I’m even offering to fight Jordan Gill who beat my friend Mick Conlan recently on the undercard as I haven’t fought in the UK before.
I really want to tick that experience off my bucket list to say I did it and come experience a real UK fight night in a stadium, I envy Errol Spence for getting to fight Kell Brook in a stadium out there, I want to live that experience.
SA: Do you have any concerns that you may be putting yourself at risk fighting on too long as we see too often in the sport there are rarely happy endings with fighters bowing out on their own terms.
JH: This sport is danger and high risk; you have to be fully committed and like I’ve said a lot today it’s a lifestyle.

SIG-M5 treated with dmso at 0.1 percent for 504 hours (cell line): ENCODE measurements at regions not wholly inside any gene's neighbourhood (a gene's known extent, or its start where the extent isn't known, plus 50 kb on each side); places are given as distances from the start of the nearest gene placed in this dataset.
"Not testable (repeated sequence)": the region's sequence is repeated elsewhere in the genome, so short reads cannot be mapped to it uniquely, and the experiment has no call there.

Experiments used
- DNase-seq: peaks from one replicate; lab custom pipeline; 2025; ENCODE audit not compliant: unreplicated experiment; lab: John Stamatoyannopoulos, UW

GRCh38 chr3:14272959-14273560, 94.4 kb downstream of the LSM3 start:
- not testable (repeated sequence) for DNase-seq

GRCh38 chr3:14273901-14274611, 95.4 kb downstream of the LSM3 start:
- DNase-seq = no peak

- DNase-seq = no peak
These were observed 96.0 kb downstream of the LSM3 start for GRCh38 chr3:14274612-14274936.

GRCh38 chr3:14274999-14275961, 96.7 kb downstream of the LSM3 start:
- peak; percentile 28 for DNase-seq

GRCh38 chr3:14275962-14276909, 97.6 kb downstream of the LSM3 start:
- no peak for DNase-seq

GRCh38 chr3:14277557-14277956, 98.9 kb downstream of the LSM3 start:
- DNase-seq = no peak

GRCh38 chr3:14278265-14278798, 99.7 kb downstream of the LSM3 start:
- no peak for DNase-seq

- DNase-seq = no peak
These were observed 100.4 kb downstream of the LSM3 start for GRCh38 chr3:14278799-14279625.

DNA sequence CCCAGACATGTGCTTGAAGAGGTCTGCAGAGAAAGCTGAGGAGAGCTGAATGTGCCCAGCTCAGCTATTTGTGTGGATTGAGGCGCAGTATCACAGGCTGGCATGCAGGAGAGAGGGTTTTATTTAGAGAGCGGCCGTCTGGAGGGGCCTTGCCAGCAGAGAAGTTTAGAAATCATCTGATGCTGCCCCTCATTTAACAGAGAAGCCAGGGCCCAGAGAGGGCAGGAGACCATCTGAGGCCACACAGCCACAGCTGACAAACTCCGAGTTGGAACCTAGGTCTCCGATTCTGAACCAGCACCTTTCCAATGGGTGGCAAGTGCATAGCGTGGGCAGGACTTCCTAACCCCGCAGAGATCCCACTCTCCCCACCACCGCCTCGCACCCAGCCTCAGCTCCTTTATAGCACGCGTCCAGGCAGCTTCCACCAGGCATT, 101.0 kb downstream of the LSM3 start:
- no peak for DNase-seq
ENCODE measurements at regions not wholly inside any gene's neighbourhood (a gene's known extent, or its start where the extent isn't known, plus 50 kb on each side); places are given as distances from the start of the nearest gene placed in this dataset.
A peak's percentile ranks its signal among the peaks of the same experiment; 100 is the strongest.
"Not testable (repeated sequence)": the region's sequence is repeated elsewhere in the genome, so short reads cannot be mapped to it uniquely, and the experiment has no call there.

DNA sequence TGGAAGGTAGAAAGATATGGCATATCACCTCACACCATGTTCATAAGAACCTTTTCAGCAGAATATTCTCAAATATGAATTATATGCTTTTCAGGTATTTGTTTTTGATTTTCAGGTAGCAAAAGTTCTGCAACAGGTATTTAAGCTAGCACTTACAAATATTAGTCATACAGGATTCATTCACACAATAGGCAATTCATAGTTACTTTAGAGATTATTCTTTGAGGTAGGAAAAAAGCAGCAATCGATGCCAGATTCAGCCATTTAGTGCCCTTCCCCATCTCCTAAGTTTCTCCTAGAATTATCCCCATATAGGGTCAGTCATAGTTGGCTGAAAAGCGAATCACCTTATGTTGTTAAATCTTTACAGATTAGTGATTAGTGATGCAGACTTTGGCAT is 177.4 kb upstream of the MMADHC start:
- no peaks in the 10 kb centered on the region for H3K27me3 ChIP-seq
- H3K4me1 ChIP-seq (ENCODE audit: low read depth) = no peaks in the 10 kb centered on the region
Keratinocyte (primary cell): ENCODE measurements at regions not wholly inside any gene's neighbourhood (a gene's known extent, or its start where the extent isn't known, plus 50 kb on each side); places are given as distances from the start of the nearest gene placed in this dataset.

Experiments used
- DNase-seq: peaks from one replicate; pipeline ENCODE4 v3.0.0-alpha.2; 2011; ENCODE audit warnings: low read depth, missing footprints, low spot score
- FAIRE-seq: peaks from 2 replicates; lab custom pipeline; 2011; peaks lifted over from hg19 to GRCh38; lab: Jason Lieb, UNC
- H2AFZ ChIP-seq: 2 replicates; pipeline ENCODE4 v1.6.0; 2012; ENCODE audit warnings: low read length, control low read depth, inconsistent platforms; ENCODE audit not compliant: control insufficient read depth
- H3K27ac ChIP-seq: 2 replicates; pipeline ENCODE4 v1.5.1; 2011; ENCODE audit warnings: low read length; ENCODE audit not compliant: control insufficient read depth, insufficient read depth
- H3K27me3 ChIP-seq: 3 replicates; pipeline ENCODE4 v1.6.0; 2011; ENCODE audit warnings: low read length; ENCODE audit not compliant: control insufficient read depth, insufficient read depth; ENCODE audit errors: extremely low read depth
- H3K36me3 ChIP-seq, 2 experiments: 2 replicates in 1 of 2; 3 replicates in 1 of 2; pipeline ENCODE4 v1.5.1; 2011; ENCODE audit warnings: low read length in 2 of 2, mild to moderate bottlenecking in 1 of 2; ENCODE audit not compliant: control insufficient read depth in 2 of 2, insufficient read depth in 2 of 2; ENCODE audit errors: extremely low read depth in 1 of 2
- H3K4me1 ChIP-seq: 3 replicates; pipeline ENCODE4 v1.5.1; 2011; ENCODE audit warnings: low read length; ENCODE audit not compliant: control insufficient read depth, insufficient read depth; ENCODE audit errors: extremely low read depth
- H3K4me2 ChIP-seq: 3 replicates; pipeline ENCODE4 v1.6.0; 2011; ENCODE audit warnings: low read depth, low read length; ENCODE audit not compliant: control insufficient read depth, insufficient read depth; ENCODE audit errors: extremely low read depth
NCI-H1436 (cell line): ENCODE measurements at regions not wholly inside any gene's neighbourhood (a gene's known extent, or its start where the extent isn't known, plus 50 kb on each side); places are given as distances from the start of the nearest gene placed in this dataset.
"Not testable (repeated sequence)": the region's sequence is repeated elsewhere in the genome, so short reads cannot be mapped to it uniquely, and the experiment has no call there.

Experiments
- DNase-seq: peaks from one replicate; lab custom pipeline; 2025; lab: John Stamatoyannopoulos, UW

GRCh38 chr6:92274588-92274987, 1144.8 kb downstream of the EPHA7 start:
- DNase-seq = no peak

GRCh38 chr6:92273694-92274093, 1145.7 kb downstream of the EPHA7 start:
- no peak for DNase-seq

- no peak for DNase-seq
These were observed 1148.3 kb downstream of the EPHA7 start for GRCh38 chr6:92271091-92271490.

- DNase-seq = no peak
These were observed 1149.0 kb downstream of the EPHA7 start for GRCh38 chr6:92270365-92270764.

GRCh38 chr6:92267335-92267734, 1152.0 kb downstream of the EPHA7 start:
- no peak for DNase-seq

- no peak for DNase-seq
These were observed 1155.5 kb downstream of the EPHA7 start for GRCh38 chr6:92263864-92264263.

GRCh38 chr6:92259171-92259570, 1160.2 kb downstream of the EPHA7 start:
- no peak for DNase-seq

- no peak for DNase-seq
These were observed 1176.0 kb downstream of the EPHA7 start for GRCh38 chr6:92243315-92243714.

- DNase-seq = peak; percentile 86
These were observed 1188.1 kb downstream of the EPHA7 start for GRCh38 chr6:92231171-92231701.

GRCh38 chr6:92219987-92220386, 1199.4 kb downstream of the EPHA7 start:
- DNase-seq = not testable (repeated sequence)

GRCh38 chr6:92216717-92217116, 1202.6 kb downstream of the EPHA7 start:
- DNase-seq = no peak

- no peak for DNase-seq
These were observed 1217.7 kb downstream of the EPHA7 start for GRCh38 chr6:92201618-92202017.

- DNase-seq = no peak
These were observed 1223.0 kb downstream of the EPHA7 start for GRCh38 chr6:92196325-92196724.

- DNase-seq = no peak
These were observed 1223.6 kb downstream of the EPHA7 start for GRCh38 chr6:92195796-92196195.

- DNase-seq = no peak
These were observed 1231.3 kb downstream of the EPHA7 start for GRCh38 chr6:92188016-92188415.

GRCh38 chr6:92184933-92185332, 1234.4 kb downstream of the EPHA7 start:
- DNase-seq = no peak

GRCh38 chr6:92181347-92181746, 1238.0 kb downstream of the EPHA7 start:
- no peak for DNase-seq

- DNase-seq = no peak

It’s a way of life and I’ve lived it for many years, disciplined and regimented on every detail. I may be getting to what is considered an older age, but I know my body can still deliver results for me and I have what it takes to keep myself safe in there.
The moment I feel like I can’t do this anymore or have no desire, I will definitely walk away from the sport. I have a beautiful family to live for, so I know that’s my main priority.
SA: Jamel just to wrap things up, when you decide it is actually time to properly step away and retire from in ring competition, what would you like people to remember you for?
JH: That Jamel Herring was willing to fight anyone out there. He was willing to risk it against any fighter in the ring. No easy route, no cherry picking but fighting the fights that matter.
Tell Eddie Hearn to call me! Get me out in the UK, I want that stadium experience.
I’ll give it my all every time as everyone already knows. I want to be remembered as a true champion.